Indonesia says can't keep militants out of Mideast
JAKARTA (Reuters) - Indonesia has no way to prevent Muslim militants travelling from its shores to the Middle East or elsewhere to wage war against Israel, Foreign Minister Hassan Wirajuda said on Tuesday.
The self-styled head of the Jakarta-based ASEAN Muslim Youth Movement said last week that more than 200 militants had been sent on missions to attack Israel's interests and countries that support the Jewish state.
Militant groups in Indonesia, the world's most populous Muslim nation, have made claims in the past of sending volunteers to participate in conflicts overseas which have often proved exaggerated.
"We are a country with a system in which people are extremely free to travel overseas and no exit permit is required," Minister Wirajuda told reporters.
"Therefore we don't have a method to prevent people (from travelling) but we have issued a travel advisory... to remind our citizens that it is not safe to travel to Lebanon for any purpose," he said.
Wirajuda's comments appeared to contradict earlier police statements that they would prevent people from going to the Middle East or elsewhere to fight.
"The government bans such travel," national police spokesman Anton Bachrul Alam said on Monday.
Suaib Didu, the head of the Muslim youth group, told Reuters that fighters had been trained to carry out suicide bombings to revenge Israel's military strikes on the Palestinian territories and Lebanon.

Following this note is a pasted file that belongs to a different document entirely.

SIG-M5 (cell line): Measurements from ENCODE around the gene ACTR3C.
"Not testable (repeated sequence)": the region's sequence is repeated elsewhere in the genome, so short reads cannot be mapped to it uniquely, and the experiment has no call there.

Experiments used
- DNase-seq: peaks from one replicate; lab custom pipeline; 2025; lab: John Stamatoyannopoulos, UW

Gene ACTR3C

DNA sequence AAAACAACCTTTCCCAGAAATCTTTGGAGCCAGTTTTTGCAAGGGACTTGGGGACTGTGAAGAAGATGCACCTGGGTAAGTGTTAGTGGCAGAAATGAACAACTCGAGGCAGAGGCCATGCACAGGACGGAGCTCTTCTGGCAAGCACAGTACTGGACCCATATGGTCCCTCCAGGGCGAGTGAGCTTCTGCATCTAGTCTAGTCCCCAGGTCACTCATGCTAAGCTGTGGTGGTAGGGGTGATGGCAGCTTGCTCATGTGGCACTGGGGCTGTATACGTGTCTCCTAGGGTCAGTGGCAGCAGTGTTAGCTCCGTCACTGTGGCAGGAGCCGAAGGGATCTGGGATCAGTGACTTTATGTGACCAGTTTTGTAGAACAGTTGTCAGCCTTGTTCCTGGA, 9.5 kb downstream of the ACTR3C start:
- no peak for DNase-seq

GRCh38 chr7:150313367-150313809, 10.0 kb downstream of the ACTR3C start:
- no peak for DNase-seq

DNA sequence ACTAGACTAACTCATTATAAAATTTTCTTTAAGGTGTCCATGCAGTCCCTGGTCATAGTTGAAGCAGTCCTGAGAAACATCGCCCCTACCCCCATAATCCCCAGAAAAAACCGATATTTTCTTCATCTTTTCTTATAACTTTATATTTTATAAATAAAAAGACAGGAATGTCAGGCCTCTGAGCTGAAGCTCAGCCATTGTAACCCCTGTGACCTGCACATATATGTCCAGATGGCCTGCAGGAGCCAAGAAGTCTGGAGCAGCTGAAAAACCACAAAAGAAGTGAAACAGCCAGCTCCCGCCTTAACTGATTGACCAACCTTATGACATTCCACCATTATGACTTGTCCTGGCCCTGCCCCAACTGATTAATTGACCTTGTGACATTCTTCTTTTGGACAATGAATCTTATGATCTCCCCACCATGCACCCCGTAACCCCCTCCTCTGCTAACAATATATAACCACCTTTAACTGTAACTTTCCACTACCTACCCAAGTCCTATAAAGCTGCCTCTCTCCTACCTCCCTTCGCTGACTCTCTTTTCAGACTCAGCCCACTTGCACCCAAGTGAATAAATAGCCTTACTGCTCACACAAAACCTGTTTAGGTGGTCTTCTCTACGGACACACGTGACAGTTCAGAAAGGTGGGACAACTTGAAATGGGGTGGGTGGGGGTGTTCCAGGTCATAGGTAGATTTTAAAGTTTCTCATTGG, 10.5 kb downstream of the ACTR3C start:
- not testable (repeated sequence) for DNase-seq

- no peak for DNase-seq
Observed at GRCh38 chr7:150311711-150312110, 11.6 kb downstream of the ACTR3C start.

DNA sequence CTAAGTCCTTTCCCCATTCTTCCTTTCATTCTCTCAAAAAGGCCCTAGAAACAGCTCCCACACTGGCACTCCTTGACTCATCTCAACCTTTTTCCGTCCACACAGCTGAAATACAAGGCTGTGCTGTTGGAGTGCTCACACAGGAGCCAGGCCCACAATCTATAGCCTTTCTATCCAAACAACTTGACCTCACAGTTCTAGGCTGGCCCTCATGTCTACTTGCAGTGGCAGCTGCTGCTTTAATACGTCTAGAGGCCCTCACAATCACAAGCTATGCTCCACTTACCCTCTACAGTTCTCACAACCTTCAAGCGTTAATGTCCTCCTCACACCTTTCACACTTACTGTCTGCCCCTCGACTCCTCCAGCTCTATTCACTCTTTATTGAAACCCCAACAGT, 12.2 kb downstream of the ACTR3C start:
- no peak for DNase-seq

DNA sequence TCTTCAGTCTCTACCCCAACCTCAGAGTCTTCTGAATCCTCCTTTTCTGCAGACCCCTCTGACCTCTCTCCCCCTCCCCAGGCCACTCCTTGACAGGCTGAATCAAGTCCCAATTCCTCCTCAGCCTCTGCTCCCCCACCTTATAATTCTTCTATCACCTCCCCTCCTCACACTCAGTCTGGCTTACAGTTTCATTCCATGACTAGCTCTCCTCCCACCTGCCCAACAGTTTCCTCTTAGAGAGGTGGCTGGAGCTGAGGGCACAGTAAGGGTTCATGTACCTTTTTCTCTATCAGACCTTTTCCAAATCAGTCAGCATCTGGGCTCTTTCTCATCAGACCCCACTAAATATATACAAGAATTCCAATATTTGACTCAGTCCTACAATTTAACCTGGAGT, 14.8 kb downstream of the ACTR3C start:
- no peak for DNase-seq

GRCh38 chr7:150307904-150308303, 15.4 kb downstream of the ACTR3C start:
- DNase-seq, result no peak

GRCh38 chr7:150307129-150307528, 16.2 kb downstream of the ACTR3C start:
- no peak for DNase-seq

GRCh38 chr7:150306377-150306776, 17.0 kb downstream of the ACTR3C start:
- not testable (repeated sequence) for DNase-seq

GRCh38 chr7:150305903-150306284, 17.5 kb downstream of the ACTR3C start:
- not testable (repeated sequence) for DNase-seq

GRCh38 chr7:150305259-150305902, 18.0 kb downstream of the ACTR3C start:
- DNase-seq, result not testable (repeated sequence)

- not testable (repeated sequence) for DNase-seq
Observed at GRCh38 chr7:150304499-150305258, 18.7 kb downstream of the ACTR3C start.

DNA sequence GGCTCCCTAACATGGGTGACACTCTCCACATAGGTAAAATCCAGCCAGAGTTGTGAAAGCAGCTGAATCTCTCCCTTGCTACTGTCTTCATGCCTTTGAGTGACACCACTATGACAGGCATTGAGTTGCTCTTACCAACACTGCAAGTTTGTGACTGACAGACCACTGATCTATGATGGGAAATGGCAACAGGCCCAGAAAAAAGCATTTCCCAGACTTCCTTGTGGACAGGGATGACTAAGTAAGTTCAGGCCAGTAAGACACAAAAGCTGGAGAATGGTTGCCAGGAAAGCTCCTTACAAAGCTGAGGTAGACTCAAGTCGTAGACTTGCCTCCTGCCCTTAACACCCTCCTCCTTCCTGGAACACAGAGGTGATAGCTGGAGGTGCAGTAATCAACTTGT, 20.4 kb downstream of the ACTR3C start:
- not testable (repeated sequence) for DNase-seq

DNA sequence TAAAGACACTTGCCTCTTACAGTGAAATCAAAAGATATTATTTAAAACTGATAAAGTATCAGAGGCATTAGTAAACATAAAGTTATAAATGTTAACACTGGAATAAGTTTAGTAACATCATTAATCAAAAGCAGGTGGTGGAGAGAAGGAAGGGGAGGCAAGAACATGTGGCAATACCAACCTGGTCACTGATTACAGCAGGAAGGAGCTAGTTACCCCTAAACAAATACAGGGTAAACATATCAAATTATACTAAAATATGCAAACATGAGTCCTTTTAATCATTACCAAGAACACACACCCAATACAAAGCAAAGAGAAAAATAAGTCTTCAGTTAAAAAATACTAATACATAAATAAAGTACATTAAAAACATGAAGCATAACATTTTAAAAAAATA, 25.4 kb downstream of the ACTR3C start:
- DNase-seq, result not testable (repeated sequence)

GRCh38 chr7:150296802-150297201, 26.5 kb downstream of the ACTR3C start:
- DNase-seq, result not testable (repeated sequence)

On Tuesday, a spokesman for a group led by firebrand Muslim cleric Abu Bakar Bashir, the Indonesian Mujahideen Council, said 500 volunteers were ready to be dispatched to Lebanon and Palestinian territory.
"We should not let anyone stand in the way of the intention by some Muslims to go to Lebanon and Palestine," Fauzan al Anshori told Metro TV.
Wirajuda said sending volunteers to fight Israeli troops would be a "reckless" move.
"There are many ways to carry out jihad (holy struggle). What's most urgently needed by the Lebanese is humanitarian assistance such as medicine and medical supplies," he said.
Wirajuda reiterated the government's call for an immediate ceasefire in the Middle East and an expanded United Nations presence in Lebanon.
"We are of the view that there's no need for the establishment of a multinational force. The existing UNIFIL (United Nations Interim Force in Lebanon) should be reinforced," he said.
Defence Minister Juwono Sudarsono said separately it would be irrational for Indonesians to travel to the conflict-torn region as fighters.
"It is enough if they can demonstrate here. No need to fight over there. Trust the government to play the fitting role for Indonesia through peacekeeping troops if the United Nations decide an Indonesian force can be dispatched there," he told reporters.
"But like what the foreign minister said, we cannot forbid people from going abroad with their passports but we advise them to play an effective role through rational ways."
Indonesia has no diplomatic relations with Israel and historically has been a staunch supporter of the Palestinians.
(Additional reporting by Achmad Sukarsono)
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